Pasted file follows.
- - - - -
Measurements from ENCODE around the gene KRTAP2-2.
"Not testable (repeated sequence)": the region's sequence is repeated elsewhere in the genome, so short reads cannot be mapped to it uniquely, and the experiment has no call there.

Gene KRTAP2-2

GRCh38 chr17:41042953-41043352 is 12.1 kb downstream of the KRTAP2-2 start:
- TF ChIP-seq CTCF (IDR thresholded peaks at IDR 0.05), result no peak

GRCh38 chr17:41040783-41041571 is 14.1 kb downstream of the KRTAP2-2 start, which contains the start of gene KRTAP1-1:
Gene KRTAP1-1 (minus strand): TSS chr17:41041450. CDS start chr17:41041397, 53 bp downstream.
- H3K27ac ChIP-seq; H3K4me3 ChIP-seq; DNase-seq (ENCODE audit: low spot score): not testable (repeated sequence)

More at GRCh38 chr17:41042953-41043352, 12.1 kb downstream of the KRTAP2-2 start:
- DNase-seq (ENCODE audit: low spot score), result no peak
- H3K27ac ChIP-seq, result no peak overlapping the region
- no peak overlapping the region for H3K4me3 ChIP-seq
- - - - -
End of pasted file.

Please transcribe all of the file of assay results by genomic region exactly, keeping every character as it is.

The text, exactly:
Measurements from ENCODE around the gene KRTAP2-2.
"Not testable (repeated sequence)": the region's sequence is repeated elsewhere in the genome, so short reads cannot be mapped to it uniquely, and the experiment has no call there.

Gene KRTAP2-2

GRCh38 chr17:41042953-41043352 is 12.1 kb downstream of the KRTAP2-2 start:
- TF ChIP-seq CTCF (IDR thresholded peaks at IDR 0.05), result no peak

GRCh38 chr17:41040783-41041571 is 14.1 kb downstream of the KRTAP2-2 start, which contains the start of gene KRTAP1-1:
Gene KRTAP1-1 (minus strand): TSS chr17:41041450. CDS start chr17:41041397, 53 bp downstream.
- H3K27ac ChIP-seq; H3K4me3 ChIP-seq; DNase-seq (ENCODE audit: low spot score): not testable (repeated sequence)

More at GRCh38 chr17:41042953-41043352, 12.1 kb downstream of the KRTAP2-2 start:
- DNase-seq (ENCODE audit: low spot score), result no peak
- H3K27ac ChIP-seq, result no peak overlapping the region
- no peak overlapping the region for H3K4me3 ChIP-seq